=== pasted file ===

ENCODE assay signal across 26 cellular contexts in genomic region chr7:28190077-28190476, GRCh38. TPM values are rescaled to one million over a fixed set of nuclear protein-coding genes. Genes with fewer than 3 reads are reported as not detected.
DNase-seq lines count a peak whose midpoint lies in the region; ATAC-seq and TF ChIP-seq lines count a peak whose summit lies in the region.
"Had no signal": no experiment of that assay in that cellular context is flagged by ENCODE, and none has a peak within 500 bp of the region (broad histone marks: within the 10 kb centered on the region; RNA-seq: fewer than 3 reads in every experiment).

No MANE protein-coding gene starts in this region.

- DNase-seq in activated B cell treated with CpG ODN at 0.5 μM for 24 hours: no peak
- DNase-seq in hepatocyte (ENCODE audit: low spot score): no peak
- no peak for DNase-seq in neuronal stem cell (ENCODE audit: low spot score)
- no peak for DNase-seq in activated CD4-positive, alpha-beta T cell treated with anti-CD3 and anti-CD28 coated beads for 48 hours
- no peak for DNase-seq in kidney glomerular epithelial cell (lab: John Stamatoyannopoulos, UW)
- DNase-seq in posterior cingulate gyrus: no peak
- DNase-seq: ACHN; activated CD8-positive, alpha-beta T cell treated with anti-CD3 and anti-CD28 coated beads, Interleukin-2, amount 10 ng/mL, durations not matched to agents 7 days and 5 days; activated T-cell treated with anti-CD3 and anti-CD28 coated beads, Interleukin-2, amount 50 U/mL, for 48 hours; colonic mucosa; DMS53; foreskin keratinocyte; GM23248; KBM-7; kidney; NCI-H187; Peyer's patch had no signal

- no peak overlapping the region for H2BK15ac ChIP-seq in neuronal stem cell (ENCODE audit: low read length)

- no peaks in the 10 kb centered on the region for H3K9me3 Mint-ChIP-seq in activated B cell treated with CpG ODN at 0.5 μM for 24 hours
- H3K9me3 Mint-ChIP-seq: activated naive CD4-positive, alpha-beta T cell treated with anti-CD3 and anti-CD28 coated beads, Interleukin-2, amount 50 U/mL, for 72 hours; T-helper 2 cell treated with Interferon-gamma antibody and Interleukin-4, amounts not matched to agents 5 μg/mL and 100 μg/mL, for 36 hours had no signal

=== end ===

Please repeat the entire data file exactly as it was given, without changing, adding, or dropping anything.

ENCODE assay signal across 26 cellular contexts in genomic region chr7:28190077-28190476, GRCh38. TPM values are rescaled to one million over a fixed set of nuclear protein-coding genes. Genes with fewer than 3 reads are reported as not detected.
DNase-seq lines count a peak whose midpoint lies in the region; ATAC-seq and TF ChIP-seq lines count a peak whose summit lies in the region.
"Had no signal": no experiment of that assay in that cellular context is flagged by ENCODE, and none has a peak within 500 bp of the region (broad histone marks: within the 10 kb centered on the region; RNA-seq: fewer than 3 reads in every experiment).

No MANE protein-coding gene starts in this region.

- DNase-seq in activated B cell treated with CpG ODN at 0.5 μM for 24 hours: no peak
- DNase-seq in hepatocyte (ENCODE audit: low spot score): no peak
- no peak for DNase-seq in neuronal stem cell (ENCODE audit: low spot score)
- no peak for DNase-seq in activated CD4-positive, alpha-beta T cell treated with anti-CD3 and anti-CD28 coated beads for 48 hours
- no peak for DNase-seq in kidney glomerular epithelial cell (lab: John Stamatoyannopoulos, UW)
- DNase-seq in posterior cingulate gyrus: no peak
- DNase-seq: ACHN; activated CD8-positive, alpha-beta T cell treated with anti-CD3 and anti-CD28 coated beads, Interleukin-2, amount 10 ng/mL, durations not matched to agents 7 days and 5 days; activated T-cell treated with anti-CD3 and anti-CD28 coated beads, Interleukin-2, amount 50 U/mL, for 48 hours; colonic mucosa; DMS53; foreskin keratinocyte; GM23248; KBM-7; kidney; NCI-H187; Peyer's patch had no signal

- no peak overlapping the region for H2BK15ac ChIP-seq in neuronal stem cell (ENCODE audit: low read length)

- no peaks in the 10 kb centered on the region for H3K9me3 Mint-ChIP-seq in activated B cell treated with CpG ODN at 0.5 μM for 24 hours
- H3K9me3 Mint-ChIP-seq: activated naive CD4-positive, alpha-beta T cell treated with anti-CD3 and anti-CD28 coated beads, Interleukin-2, amount 50 U/mL, for 72 hours; T-helper 2 cell treated with Interferon-gamma antibody and Interleukin-4, amounts not matched to agents 5 μg/mL and 100 μg/mL, for 36 hours had no signal